You shouldn’t have to know where you’re going when you die.

This is obvious to many.

And sacrilegious to others.

But when you grow up in a house where heaven and hell are just as true as the savior who only saves some, you have to know. To not know is to not have faith. And to not have faith means to be a part of the group for whom there is provision of salvation, but not attainment. To not have faith is to reject the gift.

All of this can be terrifying when you’re two years old, three years old, four years old, twenty-two years old. The existential burden of where and how the afterlife will go for you is too much for a young person. Especially when the responsibility is yours. Christ has already done his part.

The terror of death is sufficient. To add a binary choice to it is cruel. Unless it is true. Then a choice feels like fortune. A fortune that must be shared with others. If you don’t share, you’re the cruel one. How could you keep the key to staving of eternal catastrophe from others? How sinful and disgusting and selfish of you to withhold the gift.

I remember having a thought as a child. Why couldn’t Jesus dying on the cross have saved everybody automatically? I was bothered that this was not the case. The prospect of being an evangelist for the rest of my life weighed heavy on my pre-adolescent soul. I didn’t know I was considering Universalism. One act to save all of humanity seemed much more efficient than asking seven-year-olds to witness to their friends. To ask them to go to foreign lands someday to commit culturally insensitive acts of colonialist flavored proselytization against unsuspecting heathens.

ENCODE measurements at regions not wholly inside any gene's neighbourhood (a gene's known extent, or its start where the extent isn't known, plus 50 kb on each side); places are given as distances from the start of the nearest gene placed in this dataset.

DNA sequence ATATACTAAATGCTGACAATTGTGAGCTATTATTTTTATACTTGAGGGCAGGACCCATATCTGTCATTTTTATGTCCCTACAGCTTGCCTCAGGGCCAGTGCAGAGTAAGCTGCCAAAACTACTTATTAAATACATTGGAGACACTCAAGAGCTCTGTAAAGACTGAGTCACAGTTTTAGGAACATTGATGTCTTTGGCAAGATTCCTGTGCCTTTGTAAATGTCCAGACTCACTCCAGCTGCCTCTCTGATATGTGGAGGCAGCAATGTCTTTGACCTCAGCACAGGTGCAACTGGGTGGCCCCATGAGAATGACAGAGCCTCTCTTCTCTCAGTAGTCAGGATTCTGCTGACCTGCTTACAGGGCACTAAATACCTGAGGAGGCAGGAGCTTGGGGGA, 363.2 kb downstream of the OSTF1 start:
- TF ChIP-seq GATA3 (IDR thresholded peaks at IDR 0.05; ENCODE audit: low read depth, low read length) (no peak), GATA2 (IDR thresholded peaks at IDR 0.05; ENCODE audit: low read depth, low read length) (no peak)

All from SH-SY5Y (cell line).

But unbelievers should have the right to choose paradise over torture too. So you tell your friends. And you sell cookie dough so you can buy plane tickets so you can talk to the heathens.

It isn’t fun to ask people where they’re going when they die. It isn’t fun to be asked. It might be slightly entertaining if it’s an open-ended question. I wonder. What do you think? The conversation becomes preposterous once one of you claims to know. The friendly back and forth turns into a sales pitch, which preys on the most primal of fears a person can have.

I used to ask people this question at the county fair. I used to steal their joy. They should have been on the Ferris wheel. Eating cheese curds. Picking up small chocolates and free pens off of tableclothed tables. But they were in a booth. Sitting across from me. I passed on the anxiety I had inherited. I hope it was just another amusement ride for them. I hope I was the butt of the joke. As they prayed a prayer with me. And sealed their ticket to everlasting life.

I miss knowing. I don’t miss the threats for not knowing. Or the fear that I held for my fellow humans.